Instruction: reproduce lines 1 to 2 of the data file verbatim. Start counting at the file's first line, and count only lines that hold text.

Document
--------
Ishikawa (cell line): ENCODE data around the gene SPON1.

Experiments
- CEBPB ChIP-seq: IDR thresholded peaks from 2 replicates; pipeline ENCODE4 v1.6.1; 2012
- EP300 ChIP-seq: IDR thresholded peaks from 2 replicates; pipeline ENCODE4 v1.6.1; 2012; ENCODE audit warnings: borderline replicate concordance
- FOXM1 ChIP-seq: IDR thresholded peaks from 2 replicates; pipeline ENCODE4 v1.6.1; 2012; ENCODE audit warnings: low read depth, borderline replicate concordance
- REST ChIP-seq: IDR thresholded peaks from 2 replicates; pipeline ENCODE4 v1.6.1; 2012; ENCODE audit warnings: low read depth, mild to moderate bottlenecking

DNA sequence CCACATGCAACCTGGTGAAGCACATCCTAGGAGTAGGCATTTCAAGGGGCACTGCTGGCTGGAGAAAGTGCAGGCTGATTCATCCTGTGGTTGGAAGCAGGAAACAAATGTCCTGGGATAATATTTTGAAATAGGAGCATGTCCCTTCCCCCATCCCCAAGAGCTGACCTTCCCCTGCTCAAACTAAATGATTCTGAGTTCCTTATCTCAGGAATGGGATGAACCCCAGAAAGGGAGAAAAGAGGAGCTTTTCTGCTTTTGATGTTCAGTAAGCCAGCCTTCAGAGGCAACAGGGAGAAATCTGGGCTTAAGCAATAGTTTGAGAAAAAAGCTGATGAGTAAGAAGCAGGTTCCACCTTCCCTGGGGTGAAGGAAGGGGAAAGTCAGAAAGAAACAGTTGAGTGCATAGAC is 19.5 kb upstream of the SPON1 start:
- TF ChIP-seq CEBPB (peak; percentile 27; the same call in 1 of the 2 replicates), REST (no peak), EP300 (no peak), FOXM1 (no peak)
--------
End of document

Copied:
Ishikawa (cell line): ENCODE data around the gene SPON1.

Experiments